Back to top

Creating an Heirlooom with Bridal Photography

Leila Kalmbach


A bride-to-be came to local photographer, Maria Bernal, a few years back with a special request: She brought her grandmother’s bridal portrait, which she wanted to re-create in her own bridal shoot. Now, along with her mother’s portrait, she has three generations of the treasured family heirlooms that she will one day get to pass on to her own children. Bridal portraits are portraits of the bride in her wedding dress and with hair and makeup done as they will look for the wedding. These portraits are typically taken six to eight weeks before the wedding, Bernal says, so that there’s time to get the one best shot printed and framed in time for the big event. This is because in Texas and other parts of the South, it’s customary to have a portrait of the bride hanging on the wall during the wedding reception. The portrait is only revealed after the ceremony is complete. “A lot of people like to do bridal portraits to have a beautiful memory of what they looked like and how they felt on that day,” said Bernal, “and it’s just such a cool reveal to be able to show ‘the’ portrait at the wedding.”

More importantly, though, bridal portraits are about the years to come. They’re about creating an heirloom that women can pass down to their children and their children’s children. “It signifies who they are,” Bernal said. “In my clients’ case, most of the bridals are very elegant, they’re classic, they’re timeless. In 200 years, they’re going to be just as beautiful as they are today.” Most brides choose to bring two bridal photos and two engagement photos to the wedding, Bernal says, to show both the close-up look and the whole dress. Some also choose to get a bridal book printed that contains a variety of portraits from the bridal shoot. However, they choose just one bridal portrait as “the” main photo, and get two copies printed and framed – one to hang in their home to remind them of their wedding day, and one for their parents. “It’s the last portrait their daughter does as a single woman,” Bernal explained.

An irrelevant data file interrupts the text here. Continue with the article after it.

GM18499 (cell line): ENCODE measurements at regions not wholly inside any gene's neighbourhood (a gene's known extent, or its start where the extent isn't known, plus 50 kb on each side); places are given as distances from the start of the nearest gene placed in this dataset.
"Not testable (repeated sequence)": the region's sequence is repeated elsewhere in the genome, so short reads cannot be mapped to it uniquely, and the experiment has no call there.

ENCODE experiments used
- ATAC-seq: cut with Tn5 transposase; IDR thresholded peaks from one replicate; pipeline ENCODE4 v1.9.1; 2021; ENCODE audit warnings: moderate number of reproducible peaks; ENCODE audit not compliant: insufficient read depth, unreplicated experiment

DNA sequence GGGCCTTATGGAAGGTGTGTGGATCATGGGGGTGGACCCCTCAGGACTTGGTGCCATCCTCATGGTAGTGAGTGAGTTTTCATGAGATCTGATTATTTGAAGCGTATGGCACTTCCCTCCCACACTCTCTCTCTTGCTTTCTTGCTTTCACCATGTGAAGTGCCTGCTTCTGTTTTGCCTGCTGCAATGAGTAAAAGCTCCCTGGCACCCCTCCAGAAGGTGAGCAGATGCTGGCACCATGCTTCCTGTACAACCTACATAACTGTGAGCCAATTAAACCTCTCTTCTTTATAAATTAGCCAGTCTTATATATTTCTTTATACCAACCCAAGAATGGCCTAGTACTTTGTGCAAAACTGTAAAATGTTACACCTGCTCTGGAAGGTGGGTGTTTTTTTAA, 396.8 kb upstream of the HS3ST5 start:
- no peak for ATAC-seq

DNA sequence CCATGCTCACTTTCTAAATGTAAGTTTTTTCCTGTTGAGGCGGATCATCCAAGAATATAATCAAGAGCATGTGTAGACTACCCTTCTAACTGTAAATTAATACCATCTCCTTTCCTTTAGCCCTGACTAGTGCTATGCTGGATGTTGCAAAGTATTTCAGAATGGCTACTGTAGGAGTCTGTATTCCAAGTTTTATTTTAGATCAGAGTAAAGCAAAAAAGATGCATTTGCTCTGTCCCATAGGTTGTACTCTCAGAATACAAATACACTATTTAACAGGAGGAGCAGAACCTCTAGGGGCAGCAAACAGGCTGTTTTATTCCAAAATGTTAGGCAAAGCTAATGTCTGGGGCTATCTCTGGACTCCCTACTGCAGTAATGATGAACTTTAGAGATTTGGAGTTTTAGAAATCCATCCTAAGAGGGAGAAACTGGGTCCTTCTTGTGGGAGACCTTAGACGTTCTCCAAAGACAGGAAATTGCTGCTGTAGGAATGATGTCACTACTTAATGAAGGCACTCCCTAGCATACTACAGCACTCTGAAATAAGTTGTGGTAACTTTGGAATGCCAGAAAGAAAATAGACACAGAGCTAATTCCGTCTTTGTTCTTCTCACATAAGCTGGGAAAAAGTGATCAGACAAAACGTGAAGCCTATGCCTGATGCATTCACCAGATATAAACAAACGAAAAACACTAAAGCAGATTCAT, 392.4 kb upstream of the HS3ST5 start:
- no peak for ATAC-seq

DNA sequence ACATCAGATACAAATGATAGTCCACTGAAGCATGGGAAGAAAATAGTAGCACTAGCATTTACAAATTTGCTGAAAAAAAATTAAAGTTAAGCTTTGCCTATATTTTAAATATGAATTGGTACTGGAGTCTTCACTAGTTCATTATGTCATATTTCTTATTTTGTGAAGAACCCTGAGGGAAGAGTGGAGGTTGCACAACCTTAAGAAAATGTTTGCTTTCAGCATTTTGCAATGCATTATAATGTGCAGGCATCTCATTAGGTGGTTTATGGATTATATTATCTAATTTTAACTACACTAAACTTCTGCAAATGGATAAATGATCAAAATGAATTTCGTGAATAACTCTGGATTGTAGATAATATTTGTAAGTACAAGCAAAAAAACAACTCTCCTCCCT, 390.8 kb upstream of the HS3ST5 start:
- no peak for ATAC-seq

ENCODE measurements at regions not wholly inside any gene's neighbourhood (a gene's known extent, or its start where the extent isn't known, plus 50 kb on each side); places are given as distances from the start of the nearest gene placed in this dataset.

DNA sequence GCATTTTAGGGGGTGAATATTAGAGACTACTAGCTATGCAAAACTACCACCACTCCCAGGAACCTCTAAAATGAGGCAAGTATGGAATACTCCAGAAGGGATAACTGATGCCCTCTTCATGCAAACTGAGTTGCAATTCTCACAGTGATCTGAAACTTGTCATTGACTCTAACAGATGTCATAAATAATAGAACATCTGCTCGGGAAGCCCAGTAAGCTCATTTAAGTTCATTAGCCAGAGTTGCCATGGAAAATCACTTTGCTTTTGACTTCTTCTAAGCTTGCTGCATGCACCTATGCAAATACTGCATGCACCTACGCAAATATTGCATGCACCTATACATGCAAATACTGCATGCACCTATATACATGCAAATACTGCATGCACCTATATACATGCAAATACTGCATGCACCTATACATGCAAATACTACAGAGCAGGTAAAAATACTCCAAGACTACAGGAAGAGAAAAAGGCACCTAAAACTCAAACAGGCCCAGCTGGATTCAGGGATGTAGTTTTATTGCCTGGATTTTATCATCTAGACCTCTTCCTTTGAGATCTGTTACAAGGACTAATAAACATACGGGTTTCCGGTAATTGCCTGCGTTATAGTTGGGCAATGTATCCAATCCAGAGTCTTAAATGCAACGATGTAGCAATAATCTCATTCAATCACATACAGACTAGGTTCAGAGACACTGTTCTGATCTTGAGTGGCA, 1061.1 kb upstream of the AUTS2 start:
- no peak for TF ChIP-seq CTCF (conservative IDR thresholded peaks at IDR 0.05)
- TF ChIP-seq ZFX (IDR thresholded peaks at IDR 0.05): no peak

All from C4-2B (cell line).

Bridal portraits are formal, so they’re not the time for a bride to show her wild and crazy side. Instead, brides often choose to get photographed in a meaningful location or with an item they love. Bernal has done bridal portraits in Costa Rica and at the San Antonio missions, for instance, and has taken portraits of brides with their dogs. Recently, however, more and more brides have been forgoing destination shoots to get photos taken in the studio. In fact, Bernal says two years ago, almost all brides were doing destination shoots, but in the past year it’s been more like 30 percent in the studio. “I think it’s because a lot of photographers out there don’t have a studio,” she said, “so studio shots are now something special, and it’s a classic, timeless look.”

Regardless of whether brides choose to take their portraits in the studio or at a specific destination, the goal of creating a piece that will last their lifetime and beyond remains the same. For Bernal, this means getting portraits printed in an age when digital photos reign. “Everybody lately is talking about ‘let’s get digital this, let’s get digital that,’ but let’s be honest – had all the photographers been giving people things on floppy disks back in the day, how many of those photos would still be around?” she said. Bernal wants to help her brides create a beautiful piece to hang in their home that they can enjoy every day. For some clients, this means getting creative and reflecting the current trends at the time of the wedding, but Bernal prefers to stay away from this approach. “To me, the purpose of the bridal portrait is an heirloom piece,” she said. “It’s meant to show the bride at her best. Fads get dated very quickly.” By going into a bridal session with the goal of creating a piece that will stand the test of time, brides will wind up with portraits that are as beautiful 50 years in the future as they are today.

“I want my brides to feel beautiful when they see their bridal. I want them to go, ‘Wow, that’s exciting,’” Bernal said. By keeping a focus on creating a timeless piece, brides’ grandchildren may one day have the same reaction. Maria Bernal offers the following tips for making the most of your bridal portrait session:

• Hire a professional makeup artist. Know in advance what sort of lighting you’ll use in your shoot, and have the makeup artist use makeup that will have the right finish given the light.

• Get your hair done professionally. Try out the look you’ll go for on your wedding day. Make sure your looks have the final polish you’ll expect on the big day.

• The bouquet is optional. Some brides choose to buy a bouquet for the bridal portrait, while others forgo it – it’s up to your own personal taste.

• Leave the groom at home. The groom will get to see your bridal portrait at the wedding reception like everyone else. It’s a nice surprise for him, and you’ll be more relaxed without him there at the shoot.

• Know what you want the final product to look like. Think in advance about whether you want your one main bridal shot to be your full dress or just your face.

Think big picture. Remember that you’re not picking out a bridal shot for your wedding – you’re picking it out for your life.

Newsletter Subscribe